Is less government the key to nuclear waste management?

Is less government the key to nuclear waste management?
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It is now official – the 2019 Energy and Water Appropriations bill that President TrumpDonald John TrumpMichelle Obama says not always easy to live up to "we go high" Georgia certifies elections results in bitterly fought governor's race Trump defends border deployment amid fresh scrutiny MORE signed earlier this month provides no funding for Yucca Mountain. In doing so, it officially extends by another year the U.S. government’s failure to implement a policy established in 1954 that it would be responsible for managing the spent fuel from commercial nuclear reactors.

Many attribute the failure to Nevada politics and the continued objections each year of a single Senator. But this misses the fundamental problem at the core of the stalemate. It is the lack of trust in government and, according to recent polls, the situation is getting worse, not better. The 2018 Edelman Trust Barometer for the U.S. produced the largest-ever-recorded drop in the survey’s history and “a staggering lack of faith in government.” The Pew Research Center had similar results, finding trust in government at “historic lows” with the percentage of Americans reporting that they trust the U.S. government tracking in the low 20s.

Back in the 1950s, when public faith in government was high, a decision to entrust a federal agency with safely managing waste from the country’s commercial nuclear reactors was relatively uncontroversial. Today, the idea is almost unthinkable. In all likelihood, Yucca Mountain will never be approved as the repository for spent reactor fuel, even though the government has already spent $15 billion designing the facility, drilling tunnels and conducting tests.

The result: more than 81,000 metric tons of nuclear waste is now stored at 61 current and former reactor sites scattered across the country. While there has not yet been an environmental accident or security incident, the storage facilities require constant security and were never designed to be more than a temporary solution until the rods were turned over to the U.S. government for long-term disposal.

Although no real progress is being made, the cost to the American taxpayer is growing every year. In over 70 judgements, the courts have ordered the government to pay the utilities’ storage costs dating back to 1998 when the government was supposed to have taken possession. The bill to date is over $6 billion, and the Energy Department estimates the cost to taxpayers will total $29 billion by 2022.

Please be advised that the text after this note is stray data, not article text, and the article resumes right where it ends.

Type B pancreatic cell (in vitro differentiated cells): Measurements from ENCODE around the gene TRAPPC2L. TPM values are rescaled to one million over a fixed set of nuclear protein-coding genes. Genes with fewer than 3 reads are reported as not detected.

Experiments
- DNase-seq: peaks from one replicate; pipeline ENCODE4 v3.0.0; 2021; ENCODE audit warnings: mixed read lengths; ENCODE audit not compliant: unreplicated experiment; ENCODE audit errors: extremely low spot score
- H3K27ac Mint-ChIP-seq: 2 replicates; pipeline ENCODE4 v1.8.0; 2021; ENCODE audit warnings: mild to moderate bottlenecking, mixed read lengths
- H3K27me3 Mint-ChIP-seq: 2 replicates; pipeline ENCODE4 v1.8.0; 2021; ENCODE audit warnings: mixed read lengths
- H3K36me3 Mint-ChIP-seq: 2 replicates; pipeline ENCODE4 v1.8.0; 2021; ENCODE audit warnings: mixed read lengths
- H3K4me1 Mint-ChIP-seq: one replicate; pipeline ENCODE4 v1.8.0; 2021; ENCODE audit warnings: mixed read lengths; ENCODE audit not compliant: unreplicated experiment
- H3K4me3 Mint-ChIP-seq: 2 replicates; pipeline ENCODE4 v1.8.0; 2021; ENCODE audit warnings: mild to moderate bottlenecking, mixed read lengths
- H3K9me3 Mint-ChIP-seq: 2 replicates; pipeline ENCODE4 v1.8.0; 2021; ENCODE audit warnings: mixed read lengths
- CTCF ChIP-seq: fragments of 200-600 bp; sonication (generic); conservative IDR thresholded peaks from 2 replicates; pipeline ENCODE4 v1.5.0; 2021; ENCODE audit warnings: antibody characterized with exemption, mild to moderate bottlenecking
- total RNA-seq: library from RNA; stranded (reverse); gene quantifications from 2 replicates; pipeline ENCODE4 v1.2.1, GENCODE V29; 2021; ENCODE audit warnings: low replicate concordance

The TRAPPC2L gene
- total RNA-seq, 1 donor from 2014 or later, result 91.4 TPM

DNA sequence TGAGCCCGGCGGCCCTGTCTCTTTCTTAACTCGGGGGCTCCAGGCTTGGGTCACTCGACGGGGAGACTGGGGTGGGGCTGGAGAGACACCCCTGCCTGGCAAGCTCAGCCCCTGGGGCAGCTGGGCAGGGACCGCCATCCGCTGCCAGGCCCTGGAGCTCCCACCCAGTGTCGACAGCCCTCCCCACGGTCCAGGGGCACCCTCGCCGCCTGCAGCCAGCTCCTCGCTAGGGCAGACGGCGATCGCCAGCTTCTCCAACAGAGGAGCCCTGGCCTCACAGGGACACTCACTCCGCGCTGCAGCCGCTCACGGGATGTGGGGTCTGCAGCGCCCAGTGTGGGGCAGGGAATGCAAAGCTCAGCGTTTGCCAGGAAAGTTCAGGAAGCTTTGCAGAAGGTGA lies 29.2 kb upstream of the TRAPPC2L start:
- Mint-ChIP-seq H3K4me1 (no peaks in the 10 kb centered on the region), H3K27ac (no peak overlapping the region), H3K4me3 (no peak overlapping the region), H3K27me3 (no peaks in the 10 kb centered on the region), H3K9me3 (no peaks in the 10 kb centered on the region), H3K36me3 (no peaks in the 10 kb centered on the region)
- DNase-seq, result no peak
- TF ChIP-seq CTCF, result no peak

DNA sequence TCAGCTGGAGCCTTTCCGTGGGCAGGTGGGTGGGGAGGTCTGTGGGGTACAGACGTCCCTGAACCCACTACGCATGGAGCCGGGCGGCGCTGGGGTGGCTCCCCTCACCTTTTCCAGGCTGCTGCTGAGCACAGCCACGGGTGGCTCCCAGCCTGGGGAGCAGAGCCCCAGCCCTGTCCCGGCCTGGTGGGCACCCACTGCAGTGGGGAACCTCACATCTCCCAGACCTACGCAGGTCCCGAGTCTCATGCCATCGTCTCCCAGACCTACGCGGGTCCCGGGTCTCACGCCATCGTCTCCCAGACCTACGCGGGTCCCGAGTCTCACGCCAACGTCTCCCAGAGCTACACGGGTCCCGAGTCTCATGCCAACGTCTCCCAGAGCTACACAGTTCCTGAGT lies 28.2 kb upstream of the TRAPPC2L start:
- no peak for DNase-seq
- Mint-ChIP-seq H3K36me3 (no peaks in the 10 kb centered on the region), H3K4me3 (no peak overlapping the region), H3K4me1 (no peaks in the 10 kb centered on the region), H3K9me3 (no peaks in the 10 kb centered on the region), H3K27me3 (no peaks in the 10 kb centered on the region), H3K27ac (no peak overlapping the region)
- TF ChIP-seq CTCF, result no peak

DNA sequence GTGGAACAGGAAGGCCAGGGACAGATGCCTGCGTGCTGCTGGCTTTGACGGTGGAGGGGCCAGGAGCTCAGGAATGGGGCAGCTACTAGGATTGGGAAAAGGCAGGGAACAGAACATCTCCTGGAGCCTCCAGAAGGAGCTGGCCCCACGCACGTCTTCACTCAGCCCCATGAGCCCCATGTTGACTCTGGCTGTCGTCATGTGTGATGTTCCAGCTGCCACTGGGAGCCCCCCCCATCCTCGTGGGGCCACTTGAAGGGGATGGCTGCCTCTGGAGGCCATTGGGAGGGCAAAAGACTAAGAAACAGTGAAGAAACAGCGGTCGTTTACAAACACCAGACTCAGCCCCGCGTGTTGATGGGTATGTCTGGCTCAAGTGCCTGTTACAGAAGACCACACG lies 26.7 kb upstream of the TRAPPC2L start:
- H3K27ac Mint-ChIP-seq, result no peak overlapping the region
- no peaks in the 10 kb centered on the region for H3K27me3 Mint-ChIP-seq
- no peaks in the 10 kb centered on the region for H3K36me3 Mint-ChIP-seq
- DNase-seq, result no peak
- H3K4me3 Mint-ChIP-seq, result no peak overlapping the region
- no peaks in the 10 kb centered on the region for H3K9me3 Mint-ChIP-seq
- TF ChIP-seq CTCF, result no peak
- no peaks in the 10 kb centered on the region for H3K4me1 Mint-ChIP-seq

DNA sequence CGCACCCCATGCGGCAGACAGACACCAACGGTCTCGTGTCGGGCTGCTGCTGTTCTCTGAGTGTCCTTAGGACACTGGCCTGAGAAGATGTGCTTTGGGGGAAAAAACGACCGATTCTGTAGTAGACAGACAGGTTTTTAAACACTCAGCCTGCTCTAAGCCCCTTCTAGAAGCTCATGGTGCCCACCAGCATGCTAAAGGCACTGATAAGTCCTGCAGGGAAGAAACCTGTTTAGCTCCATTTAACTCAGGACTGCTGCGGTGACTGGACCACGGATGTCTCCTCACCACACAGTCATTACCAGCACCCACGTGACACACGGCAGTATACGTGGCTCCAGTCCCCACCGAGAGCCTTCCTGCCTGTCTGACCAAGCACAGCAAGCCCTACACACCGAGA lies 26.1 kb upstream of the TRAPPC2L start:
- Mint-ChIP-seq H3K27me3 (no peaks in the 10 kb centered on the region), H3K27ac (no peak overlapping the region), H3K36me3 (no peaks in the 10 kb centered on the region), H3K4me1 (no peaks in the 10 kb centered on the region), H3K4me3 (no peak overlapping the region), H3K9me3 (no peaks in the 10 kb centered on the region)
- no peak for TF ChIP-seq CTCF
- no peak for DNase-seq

Why is it so difficult to solve this problem? I believe a core element is the catastrophic loss of faith in the government. The State of Nevada and others simply do not trust the U.S. government to do what the law requires or remain consistent in policy from one Administration to the next – critically important for a facility that will take multiple decades to construct. The distrust goes back to 1987 when Congress, not the technical review process set forth in the law, determined that Yucca Mountain would be the only site to undergo full characterization. The legislation is referred to in Nevada as the “Screw Nevada Bill.”

The first step to ending the stalemate is for the Administration and Congress to accept that trust cannot be restored to the process that selected Yucca Mountain. A new “consent-based” process needs to be started that will enable the public, local communities, states and government officials at all levels to trust that the selection and development of a long-term repository site will be done in a fair and transparent manner.

A key question is asking the once-unthinkable: should the U.S. government should have primary responsibility? The Blue Ribbon Commission on America’s Nuclear Future recommended shifting the guardianship of waste away from the U.S. Department of Energy to an independent federal agency at least one step removed from the political process. A two-year initiative to “Reset Nuclear Waste Policy” conducted by Stanford University’s Center for International Security and Cooperation (CISAC) went even further: recommending that the process be moved to a private corporation or non-profit organization.

As a veteran of almost four decades working in and around government, it pains me to conclude that the government’s role in this matter must be reduced, due to the trust deficit. Restoring trust to the process of developing a long-term repository for the more than 81 thousand metric tons of spent fuel currently in storage at utility sites across the U.S. will not, by itself, guarantee success. But the failure to restore trust is a guarantee that the current political standoff will continue and taxpayers will be forced to pay billions of dollars each year for a temporary solution.

David M. Klaus, former Deputy Under Secretary for Management and Performance at the U.S. Department of Energy, is currently a William Perry Fellow at the Center for International Security and Cooperation (CISAC) at Stanford University. He is co-leading a project at CISAC on public and policy-maker attitudes to the siting of nuclear waste disposal facilities.